BRATTLEBORO STANDS WITH STANDING ROCK

Film Screening and Community Dialogue in Support of North Dakota Water Protectors

 

On November 16 at 7PM, we will be screening the rough cut of the film “Standing Up with Standing Rock” directed by Fidel Moreno to raise awareness about the situation in Standing Rock as well as support for the water protectors. 

The screening will be followed by a community dialogue to better understand the implications of the DAPL and how we can best organize our efforts against the fossil fuel industry. Several local organizations including Solidarity with Standing Rock Support Group, Brattleboro 350.org, and the Religious Studies Department of Marlboro College will be co-sponsoring and tabling at the event in support of the water protectors.

 

This rough cut has been made from 18 hours of interviews of 33 people at Standing Rock who are praying to protect the water. It is their voices and deep respect and honor for the water and their ancestral burial grounds that they seek protection for. Their personal stories are powerful and evocative and come from a deeply spiritual resolve and love of their homeland, community, and children. These stories and vivid accounts are transformative and very visceral as they open wide viewers’ spirits, hearts, and minds with the truth: we are all related.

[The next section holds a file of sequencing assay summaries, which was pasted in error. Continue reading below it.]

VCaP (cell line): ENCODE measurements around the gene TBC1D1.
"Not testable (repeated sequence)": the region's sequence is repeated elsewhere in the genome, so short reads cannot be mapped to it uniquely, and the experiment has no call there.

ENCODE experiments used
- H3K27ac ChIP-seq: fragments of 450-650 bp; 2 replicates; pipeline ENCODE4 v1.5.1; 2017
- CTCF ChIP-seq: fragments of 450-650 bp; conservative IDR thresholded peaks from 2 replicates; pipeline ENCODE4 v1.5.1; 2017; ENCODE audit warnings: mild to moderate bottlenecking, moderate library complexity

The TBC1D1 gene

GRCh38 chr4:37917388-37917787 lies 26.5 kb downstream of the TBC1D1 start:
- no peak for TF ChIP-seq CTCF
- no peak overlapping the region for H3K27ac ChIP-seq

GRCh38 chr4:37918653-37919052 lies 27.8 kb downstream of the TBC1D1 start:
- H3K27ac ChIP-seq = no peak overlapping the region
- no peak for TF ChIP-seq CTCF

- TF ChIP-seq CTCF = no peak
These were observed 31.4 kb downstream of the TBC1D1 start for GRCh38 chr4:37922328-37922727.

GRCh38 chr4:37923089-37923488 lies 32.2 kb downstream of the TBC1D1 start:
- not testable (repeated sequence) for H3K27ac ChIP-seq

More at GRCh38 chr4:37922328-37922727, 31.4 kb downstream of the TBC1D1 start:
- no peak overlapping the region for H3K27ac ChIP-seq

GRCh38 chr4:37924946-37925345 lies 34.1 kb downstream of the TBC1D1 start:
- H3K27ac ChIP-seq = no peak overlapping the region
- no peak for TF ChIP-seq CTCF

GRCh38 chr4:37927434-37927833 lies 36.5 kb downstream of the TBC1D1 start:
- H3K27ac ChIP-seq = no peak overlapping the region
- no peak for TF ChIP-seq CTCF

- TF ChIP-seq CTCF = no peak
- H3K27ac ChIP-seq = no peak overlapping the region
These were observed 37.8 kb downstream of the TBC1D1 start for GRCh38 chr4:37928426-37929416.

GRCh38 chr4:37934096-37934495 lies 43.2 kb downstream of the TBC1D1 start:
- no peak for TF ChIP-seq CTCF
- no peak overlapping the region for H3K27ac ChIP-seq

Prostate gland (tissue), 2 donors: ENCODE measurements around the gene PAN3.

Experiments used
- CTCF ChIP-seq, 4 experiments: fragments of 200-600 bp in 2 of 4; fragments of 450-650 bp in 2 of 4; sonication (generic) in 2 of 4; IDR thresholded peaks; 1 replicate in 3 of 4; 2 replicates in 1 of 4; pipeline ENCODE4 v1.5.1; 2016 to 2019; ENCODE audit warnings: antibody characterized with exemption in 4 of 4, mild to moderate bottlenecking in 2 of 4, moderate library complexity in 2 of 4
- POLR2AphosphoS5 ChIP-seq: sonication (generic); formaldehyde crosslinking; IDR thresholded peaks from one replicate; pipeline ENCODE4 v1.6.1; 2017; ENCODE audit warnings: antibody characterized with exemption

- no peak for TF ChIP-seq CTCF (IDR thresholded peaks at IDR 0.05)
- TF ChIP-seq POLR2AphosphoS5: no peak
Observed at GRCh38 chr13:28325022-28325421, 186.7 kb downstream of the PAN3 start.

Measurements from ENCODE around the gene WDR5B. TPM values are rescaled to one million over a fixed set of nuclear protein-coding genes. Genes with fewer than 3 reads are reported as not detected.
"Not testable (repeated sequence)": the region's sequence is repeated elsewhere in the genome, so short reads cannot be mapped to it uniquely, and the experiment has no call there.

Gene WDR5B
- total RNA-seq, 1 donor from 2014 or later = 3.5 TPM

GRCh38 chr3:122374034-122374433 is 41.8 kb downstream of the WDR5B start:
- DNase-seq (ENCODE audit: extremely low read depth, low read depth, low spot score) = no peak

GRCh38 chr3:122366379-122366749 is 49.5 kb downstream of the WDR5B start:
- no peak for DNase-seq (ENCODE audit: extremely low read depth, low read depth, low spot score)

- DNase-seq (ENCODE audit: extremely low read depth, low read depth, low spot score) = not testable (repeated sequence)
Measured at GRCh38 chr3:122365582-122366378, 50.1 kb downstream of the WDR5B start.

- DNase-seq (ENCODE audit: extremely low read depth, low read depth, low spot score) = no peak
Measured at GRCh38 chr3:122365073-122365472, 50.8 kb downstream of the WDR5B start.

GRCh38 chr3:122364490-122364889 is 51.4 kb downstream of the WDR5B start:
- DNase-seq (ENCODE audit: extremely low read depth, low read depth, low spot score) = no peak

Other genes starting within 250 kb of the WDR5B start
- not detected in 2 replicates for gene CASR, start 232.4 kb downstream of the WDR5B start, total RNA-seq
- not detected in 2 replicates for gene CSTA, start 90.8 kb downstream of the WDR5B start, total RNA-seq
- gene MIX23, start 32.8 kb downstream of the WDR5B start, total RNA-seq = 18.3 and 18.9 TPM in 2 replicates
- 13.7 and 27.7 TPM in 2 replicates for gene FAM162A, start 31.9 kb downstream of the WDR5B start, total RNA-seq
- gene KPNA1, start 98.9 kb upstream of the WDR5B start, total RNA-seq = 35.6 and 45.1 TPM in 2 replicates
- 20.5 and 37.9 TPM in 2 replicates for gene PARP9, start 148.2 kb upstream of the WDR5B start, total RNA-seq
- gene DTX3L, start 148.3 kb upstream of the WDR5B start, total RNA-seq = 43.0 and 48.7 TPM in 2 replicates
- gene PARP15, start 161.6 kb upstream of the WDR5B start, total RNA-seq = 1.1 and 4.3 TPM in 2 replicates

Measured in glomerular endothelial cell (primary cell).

About Fidel Moreno: Raised in both old Mexico and the Midwest area of the United States, Fidel Moreno (Huichol/Mexican/Chicano) studied Philosophy at the University of Wisconsin, Religious Studies at Augustana College, and Criminology, Criminal Justice, and Communications at Aurora University where he graduated in 1983.

 

His work in documentary film and video since 1983 has focused on the struggle and dialogues of indigenous people and communities in Canada, the United States, Mexico and Central America. He has worked directly with many communities, aboriginal leaders, chiefs and elders in documenting environmental actions and issues, human rights violations (i.e. Southwest Research Institute in El Salvador) and crisis relief services (i.e. Plenty Canada in Nicaragua)

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